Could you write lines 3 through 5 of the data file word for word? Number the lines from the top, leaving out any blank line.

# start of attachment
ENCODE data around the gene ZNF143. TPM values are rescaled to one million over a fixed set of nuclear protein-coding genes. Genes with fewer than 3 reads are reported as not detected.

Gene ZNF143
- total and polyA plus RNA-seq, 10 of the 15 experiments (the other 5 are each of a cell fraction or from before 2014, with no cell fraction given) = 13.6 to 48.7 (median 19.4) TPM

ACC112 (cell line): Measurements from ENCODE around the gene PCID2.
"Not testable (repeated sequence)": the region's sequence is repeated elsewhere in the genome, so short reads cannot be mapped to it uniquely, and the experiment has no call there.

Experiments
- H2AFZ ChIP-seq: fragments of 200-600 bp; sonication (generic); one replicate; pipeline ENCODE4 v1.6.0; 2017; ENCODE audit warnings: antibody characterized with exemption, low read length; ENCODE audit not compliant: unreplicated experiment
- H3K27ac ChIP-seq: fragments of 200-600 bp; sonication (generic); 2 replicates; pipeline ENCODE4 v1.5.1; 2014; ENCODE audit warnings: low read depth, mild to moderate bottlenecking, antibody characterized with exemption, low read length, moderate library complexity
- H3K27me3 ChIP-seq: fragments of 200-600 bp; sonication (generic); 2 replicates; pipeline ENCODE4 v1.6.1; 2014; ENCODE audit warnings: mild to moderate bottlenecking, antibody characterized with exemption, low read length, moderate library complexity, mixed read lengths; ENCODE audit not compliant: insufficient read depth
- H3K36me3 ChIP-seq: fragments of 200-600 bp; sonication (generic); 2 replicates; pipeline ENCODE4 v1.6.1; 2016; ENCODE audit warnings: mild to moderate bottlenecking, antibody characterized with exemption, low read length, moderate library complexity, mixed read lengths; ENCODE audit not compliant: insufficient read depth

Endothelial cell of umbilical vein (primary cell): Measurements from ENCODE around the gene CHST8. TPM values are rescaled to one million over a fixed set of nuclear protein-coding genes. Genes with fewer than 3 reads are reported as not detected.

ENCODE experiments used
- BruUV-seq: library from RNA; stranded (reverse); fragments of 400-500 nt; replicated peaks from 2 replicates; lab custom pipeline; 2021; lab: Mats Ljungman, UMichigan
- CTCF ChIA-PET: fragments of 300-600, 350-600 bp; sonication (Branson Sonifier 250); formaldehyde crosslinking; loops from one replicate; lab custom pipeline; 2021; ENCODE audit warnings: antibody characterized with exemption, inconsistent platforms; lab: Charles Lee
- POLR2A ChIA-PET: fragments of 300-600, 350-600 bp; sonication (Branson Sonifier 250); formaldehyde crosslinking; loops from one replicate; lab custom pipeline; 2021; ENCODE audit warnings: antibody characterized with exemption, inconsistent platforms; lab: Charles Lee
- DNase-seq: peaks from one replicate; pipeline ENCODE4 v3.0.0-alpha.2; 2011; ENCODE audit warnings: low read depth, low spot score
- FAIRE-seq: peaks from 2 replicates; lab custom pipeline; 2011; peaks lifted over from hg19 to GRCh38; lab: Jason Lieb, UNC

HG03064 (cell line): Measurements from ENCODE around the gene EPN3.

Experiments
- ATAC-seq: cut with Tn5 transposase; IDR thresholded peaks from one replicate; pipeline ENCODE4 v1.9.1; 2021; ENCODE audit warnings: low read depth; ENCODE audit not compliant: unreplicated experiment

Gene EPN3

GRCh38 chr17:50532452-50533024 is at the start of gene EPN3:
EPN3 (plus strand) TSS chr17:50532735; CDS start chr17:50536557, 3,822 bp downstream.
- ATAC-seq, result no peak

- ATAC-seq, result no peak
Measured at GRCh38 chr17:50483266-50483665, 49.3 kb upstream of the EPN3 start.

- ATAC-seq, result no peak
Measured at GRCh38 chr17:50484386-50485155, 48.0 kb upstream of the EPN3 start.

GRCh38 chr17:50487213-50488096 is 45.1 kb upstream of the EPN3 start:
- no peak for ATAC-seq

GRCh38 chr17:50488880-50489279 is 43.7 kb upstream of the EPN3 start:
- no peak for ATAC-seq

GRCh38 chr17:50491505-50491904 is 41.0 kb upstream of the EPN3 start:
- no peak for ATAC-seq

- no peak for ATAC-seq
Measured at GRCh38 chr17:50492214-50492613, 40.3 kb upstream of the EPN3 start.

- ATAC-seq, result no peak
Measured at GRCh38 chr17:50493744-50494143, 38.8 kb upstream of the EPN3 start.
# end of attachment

- total and polyA plus RNA-seq, 10 of the 15 experiments (the other 5 are each of a cell fraction or from before 2014, with no cell fraction given) = 13.6 to 48.7 (median 19.4) TPM

ACC112 (cell line): Measurements from ENCODE around the gene PCID2.
"Not testable (repeated sequence)": the region's sequence is repeated elsewhere in the genome, so short reads cannot be mapped to it uniquely, and the experiment has no call there.